Since 2007, reducing emissions from deforestation and forest degradation in developing countries (REDD) has become a major focus of negotiations towards a post-2012 agreement under the United Nations Framework Convention for Climate Change (UNFCCC). An effective REDD mechanism could provide a strong tool for mitigating global climate change as well as enable developing countries to enhance tropical forest protection and sustainable development options. It is no coincidence, however, that many high-deforestation countries likely to host a majority of REDD projects also have the weakest forest governance records in recent decades, resulting in large part from inadequate design and implementation of forest laws.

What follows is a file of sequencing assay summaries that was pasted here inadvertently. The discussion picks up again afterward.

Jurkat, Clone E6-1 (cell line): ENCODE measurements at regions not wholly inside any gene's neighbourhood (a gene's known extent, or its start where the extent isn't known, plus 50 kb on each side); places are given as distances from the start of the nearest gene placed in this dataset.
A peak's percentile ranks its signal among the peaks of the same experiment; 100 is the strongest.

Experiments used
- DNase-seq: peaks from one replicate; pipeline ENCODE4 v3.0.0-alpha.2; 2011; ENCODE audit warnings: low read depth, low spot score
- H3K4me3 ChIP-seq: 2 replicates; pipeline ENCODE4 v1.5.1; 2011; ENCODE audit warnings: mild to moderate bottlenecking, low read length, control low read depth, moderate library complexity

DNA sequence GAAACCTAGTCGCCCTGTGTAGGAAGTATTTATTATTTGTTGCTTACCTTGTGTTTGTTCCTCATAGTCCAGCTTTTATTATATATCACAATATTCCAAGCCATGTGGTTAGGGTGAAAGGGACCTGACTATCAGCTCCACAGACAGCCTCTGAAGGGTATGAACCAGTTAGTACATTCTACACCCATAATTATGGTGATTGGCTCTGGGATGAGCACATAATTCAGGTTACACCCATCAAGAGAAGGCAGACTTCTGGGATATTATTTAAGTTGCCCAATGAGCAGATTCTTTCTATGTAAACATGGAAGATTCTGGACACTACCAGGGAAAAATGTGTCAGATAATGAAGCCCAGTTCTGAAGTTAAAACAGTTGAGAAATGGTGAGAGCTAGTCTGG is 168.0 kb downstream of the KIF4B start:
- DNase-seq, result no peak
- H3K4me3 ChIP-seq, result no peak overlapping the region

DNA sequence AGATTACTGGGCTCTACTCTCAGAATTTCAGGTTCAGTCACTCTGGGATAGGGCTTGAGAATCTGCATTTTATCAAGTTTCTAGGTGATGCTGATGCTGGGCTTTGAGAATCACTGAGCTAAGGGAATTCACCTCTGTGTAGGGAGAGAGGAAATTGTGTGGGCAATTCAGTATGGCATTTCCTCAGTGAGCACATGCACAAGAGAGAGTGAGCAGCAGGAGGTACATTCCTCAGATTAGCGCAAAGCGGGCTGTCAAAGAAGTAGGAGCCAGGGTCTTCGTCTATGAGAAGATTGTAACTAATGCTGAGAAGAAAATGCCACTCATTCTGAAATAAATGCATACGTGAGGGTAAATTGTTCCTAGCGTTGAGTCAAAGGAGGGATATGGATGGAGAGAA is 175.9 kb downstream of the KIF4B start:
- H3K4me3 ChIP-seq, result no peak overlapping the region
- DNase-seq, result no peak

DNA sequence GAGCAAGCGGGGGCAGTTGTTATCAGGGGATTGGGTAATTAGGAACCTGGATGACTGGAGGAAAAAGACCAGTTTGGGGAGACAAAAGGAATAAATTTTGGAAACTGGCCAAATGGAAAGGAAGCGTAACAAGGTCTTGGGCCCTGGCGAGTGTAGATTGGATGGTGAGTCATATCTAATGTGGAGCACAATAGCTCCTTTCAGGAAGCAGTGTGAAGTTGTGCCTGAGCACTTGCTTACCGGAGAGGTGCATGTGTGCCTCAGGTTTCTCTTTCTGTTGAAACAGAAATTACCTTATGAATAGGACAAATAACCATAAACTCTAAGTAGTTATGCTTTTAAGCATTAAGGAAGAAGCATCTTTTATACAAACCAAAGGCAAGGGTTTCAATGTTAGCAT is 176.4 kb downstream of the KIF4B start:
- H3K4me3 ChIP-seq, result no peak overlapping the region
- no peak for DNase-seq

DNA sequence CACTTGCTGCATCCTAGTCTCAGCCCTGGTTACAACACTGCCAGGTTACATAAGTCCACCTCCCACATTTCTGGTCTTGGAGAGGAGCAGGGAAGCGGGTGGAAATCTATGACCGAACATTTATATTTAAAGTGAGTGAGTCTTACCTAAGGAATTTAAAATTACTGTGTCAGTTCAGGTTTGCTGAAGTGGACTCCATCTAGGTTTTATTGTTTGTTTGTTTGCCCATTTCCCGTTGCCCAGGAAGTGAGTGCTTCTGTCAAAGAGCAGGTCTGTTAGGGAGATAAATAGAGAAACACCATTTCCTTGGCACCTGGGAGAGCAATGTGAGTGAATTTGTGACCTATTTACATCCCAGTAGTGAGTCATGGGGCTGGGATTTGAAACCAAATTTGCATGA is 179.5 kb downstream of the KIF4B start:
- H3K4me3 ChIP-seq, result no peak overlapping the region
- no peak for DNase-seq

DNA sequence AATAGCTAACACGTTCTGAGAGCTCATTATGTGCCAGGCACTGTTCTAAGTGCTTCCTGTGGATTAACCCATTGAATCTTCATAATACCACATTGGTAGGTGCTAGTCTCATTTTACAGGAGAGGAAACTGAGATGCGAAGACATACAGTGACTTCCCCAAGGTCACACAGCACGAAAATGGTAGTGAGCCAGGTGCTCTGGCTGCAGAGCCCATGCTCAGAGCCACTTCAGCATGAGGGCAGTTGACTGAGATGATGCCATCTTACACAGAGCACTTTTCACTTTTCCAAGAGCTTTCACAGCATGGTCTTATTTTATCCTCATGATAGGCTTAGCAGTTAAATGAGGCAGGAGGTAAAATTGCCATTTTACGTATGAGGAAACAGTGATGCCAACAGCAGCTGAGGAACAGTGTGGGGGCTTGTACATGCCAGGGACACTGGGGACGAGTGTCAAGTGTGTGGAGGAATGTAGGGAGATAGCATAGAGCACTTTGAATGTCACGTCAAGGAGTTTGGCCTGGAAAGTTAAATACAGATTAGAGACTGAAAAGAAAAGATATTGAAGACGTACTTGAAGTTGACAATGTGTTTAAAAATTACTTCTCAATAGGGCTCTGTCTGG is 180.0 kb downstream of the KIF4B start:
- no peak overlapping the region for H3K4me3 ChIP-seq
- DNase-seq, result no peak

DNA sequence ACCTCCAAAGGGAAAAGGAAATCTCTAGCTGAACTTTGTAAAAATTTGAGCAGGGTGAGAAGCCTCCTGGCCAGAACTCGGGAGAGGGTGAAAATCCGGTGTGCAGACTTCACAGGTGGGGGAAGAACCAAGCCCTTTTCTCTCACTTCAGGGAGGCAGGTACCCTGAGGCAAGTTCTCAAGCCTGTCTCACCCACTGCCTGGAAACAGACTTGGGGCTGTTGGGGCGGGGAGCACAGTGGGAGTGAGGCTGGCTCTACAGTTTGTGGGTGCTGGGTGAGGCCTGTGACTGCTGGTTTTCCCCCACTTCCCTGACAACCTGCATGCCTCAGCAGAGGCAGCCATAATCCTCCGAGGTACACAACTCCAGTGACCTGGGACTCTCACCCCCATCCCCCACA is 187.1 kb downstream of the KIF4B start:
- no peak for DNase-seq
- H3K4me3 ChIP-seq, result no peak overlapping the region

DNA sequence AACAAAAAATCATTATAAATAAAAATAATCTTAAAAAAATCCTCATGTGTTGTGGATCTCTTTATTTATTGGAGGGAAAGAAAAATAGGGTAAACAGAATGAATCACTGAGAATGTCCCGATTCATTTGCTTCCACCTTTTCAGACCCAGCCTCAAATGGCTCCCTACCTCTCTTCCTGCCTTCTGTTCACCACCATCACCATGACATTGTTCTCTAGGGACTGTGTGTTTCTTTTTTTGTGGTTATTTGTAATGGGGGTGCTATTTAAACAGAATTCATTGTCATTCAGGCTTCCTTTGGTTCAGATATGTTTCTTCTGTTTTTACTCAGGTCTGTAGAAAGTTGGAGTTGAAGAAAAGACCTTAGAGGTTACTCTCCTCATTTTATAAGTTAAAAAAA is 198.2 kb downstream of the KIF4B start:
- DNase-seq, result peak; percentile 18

Responding to the challenge, the IUCN Environmental Law Centre has completed a comprehensive study on national legal frameworks for REDD in conjunction with international and national REDD legal expert partners. The study includes case studies from Brazil, Cameroon, Guyana and Papua New Guinea, which serve as a basis for further analysis and recommendations for the development of laws and regulations for REDD. The report identified four main themes central to ensuring successful REDD legal regimes, namely:
- Ownership of Land, Forest and Carbon
- Participation, Balancing of Rights and Interests, and Prior Informed Consent
- Benefit Sharing
- Additionality and Permanence
Download a copy here (3.14 MB)